9 comments:

eccentricyoruba said...

thanks for this Tami. i feel this Prince Zimboo character is just ridiculous and whatever he is doing is not satire. have you heard of Naija Boyz? i think they do a reasonably good job 'remixing' popular songs. Prince Zimboo to me seems to be worsening the stereotype of Africans for laughs.

Mira said...

Well, I think your argument (re: how most Americans won't get Zimboo is just a parody of stereotypes about Africans) is valid, but I also believe that Zimboo can create some discussion about these stereotypes. 'Hipsters' and other regular Americans already believe untrue things about African people... I don't think that could get any worse. So what should happen? Should we pretend Americans are not wholly ignorant of what African peoples lives are really like?



The owner of this character may be winking, but if no one notices, does it matter?This is the crucial part, of course.

Good post. :)

Chris said...

'African men live in the jungle surrounded by exotic flora and fauna, wear dashikis, are hyper-sexual and have hundreds of wives? This is different from the popular understanding of the African continent how?' Are you serious?

Perhaps the satire lies in the highlighting of the absurdity of such a popular understanding, if indeed this is the pervasive stereotype?

To paraphrase: US Americans entertain absurd notions of other cultures that make it difficult for them to appreciate satire, however heavy-handed and blatant (as opposed to spoon-fed, straight humour that follows a formula and lets you know well in advance when a punchline is approaching)? This is different from the popular understanding of US Americans how?

Prince Zimboo's satire is obvious, and not particularly incisive, clever or subtle. I could leave it. But his series of dumb one-liners are childishly funny.

Anonymous said...

um. well I'm a 52 yr old white male and I laughed pretty hard at this guy and his satirical lyrics. I got it just fine. Perhaps you need to lighten up with the political correctness and just enjoy it for the humor it's meant to be

jiggyjam said...

I like that last comment from Mr. 52 YO, seriously just run wid it an no try tear it fa something,

Bless Sani and all the best, str8 from Mr. Shorty the man 1001 wives!!!

represent Prince Zimboo

jiggyjam said...

Prince Zimboo MAD!!!! respect Mr. 52, Zimboo blessing mi bredrin no watch nutten...Weh Tami seh, more like no seh...lighten people and just run wid it...so wah if a man have 1000 wife is 1001 di I have an truly bless.


Sani all di best bloods...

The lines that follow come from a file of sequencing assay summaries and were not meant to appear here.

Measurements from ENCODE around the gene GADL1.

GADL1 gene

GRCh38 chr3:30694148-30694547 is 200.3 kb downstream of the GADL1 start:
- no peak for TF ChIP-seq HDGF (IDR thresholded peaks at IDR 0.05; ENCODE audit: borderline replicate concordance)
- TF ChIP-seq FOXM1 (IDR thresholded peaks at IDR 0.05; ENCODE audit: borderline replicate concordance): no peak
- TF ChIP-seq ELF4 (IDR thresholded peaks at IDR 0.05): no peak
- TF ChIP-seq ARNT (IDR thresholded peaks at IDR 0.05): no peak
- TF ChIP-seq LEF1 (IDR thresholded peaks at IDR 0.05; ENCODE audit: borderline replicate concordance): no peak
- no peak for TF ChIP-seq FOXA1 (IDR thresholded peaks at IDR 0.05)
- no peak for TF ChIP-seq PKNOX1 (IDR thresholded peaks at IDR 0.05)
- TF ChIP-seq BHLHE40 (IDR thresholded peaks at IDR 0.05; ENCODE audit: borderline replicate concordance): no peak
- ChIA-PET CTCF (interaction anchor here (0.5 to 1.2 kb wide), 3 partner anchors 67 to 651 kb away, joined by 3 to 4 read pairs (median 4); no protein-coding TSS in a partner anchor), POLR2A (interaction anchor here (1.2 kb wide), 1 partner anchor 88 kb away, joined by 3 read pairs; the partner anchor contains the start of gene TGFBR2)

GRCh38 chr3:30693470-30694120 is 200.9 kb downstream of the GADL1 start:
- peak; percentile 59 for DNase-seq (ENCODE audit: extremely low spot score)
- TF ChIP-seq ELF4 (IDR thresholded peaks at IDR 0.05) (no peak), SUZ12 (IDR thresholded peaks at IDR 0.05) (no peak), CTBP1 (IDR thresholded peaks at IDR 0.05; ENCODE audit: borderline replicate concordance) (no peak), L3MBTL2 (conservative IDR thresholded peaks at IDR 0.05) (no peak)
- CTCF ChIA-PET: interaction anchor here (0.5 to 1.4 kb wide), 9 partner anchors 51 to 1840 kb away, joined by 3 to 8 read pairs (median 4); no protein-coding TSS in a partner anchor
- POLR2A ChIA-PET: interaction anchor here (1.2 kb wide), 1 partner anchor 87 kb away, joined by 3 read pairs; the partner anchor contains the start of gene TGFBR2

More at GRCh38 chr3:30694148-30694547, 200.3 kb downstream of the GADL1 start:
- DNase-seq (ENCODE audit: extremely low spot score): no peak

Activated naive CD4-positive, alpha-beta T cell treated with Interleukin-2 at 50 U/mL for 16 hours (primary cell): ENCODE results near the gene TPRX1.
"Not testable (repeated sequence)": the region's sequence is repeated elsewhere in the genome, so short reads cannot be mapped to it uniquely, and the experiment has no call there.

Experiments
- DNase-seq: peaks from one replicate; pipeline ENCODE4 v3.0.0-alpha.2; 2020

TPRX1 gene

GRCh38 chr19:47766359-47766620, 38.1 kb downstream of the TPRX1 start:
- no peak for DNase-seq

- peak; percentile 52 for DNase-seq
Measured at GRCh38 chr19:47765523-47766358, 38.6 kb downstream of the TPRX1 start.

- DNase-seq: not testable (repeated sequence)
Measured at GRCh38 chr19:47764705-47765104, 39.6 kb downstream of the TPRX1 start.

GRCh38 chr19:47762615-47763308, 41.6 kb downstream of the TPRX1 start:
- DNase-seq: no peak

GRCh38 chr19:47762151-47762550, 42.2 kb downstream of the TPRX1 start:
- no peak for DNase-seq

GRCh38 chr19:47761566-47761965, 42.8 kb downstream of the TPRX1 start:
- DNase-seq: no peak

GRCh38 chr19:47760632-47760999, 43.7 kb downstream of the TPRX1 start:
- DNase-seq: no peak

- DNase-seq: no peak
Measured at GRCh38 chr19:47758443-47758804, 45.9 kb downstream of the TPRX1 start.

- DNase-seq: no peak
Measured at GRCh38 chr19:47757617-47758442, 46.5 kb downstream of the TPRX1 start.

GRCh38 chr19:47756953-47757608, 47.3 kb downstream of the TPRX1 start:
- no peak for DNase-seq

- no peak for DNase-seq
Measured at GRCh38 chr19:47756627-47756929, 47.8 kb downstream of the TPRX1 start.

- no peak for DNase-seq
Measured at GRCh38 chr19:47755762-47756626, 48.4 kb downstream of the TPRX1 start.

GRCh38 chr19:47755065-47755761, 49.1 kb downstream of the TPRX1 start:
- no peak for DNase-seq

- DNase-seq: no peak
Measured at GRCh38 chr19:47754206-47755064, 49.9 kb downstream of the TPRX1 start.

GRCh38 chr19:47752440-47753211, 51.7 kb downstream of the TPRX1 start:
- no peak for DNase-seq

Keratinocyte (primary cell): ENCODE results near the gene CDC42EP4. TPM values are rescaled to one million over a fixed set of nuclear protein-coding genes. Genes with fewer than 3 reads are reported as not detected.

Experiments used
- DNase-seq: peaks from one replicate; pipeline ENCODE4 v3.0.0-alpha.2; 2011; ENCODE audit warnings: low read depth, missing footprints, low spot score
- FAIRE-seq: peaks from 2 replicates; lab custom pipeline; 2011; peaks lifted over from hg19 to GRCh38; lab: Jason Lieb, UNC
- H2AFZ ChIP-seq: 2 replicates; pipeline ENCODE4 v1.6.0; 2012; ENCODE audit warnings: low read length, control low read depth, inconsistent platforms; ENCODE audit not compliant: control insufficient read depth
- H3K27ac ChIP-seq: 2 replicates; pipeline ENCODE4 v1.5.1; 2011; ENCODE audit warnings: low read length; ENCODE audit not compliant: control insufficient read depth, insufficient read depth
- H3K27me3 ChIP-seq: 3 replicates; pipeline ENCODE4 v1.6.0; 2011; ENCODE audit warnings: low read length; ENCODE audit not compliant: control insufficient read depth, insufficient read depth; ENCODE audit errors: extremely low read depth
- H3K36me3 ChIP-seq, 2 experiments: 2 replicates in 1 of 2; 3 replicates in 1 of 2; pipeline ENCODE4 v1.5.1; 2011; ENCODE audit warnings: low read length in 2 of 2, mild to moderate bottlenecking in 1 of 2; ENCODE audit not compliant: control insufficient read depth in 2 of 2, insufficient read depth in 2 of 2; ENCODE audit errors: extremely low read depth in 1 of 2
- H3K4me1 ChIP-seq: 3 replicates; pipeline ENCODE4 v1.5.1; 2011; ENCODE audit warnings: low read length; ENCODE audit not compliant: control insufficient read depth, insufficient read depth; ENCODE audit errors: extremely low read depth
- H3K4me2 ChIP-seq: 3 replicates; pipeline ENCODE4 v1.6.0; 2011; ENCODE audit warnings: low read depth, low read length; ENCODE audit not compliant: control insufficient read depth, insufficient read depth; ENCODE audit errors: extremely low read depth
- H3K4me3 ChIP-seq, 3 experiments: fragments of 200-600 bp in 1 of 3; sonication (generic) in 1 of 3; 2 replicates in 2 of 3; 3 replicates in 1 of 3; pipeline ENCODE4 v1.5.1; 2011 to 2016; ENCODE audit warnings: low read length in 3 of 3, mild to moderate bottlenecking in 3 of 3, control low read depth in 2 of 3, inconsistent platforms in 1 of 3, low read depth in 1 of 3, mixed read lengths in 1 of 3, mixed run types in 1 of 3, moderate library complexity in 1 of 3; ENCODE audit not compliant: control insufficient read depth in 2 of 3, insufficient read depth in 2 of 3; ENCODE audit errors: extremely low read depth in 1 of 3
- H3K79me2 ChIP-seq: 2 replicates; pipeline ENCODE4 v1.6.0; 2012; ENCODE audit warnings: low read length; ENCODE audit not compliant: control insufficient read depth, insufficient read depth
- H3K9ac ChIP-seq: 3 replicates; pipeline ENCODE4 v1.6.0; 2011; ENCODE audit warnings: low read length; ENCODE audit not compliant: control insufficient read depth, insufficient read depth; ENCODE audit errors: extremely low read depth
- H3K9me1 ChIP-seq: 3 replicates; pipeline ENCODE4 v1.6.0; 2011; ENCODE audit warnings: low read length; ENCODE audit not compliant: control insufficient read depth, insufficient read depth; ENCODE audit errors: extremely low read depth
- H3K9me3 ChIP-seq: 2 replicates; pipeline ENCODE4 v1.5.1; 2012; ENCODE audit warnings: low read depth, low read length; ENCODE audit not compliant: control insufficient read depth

Mr. Shorty from Cayman

Anonymous said...

"The New Yorker, with its Michelle Obama as terrorist cover, failed in its white, liberal and priviledged assumption that the 'angry, black woman' stereotype only exists among a handful of Palinites south of the Mason-Dixon Line." well put...living a whole life in New England you need reminders that racists arent just some strange group in a land far far away south, its a problem in every person of every color (to some degree, whether great or microscopic) Still cant tell what to think of Zimboo yet, jury is out.

DJ Raven said...

Interesting viewpoint Tami. However... I feel that Zimboo is simply an 'entertainer' perhaps along the lines of the character Eddie Murphy once played? I have had a great response to his music (and to be honest I was a little dubious at first - I really thought that the ladies could be a little upset by the 'lightswitch' song lol) but my concerns were unjustified. The listeners absolutely loved the track.

I've spent time out in West Africa - I know that Zimboo does not reflect the 'real african man'. He does make us smile though and in my opinion smiles above worries anyday!!

Not all of Zimboo's tracks are 'hits' but then neither are those of other artists.

I have more concerns about gunslinging, slackness and foulmouthed songs to be honest and welcome Zimboo's lighthearted satirical humour

DJ Raven

dan said...

okay.
i'm a white german male.
even i laughed about this stereotype- boosting guy and was able to easily detect the parody in his work. and my english is not very good.
the "baby"-skit on the major lazer album is hilarious.
i think you are way too much concerned about the politically correctness.